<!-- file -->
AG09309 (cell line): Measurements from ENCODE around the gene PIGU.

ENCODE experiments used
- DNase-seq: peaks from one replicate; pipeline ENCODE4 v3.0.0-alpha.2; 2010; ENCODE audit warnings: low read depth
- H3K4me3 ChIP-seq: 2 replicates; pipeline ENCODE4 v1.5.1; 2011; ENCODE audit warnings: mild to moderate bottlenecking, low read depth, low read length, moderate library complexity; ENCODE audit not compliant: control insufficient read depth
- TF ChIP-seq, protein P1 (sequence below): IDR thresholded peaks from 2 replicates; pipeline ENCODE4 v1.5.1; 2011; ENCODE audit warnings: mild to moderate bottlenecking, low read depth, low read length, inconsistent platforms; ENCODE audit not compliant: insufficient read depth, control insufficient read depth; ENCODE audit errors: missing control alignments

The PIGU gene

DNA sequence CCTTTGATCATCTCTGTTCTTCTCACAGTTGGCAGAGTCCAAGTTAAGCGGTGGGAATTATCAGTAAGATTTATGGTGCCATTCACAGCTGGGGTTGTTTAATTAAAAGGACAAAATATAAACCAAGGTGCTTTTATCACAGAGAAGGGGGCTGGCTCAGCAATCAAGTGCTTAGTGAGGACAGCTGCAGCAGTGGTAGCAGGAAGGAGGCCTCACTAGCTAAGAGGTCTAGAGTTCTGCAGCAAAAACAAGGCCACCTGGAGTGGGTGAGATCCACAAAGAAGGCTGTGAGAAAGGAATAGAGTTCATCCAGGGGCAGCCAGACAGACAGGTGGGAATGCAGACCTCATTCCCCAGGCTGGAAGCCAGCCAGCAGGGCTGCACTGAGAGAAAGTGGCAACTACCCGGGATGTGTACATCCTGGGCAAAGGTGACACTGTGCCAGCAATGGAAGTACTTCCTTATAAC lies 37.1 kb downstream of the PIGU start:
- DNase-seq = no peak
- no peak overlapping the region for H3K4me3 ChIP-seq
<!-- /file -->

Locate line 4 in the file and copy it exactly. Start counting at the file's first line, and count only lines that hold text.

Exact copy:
- H3K4me3 ChIP-seq: 2 replicates; pipeline ENCODE4 v1.5.1; 2011; ENCODE audit warnings: mild to moderate bottlenecking, low read depth, low read length, moderate library complexity; ENCODE audit not compliant: control insufficient read depth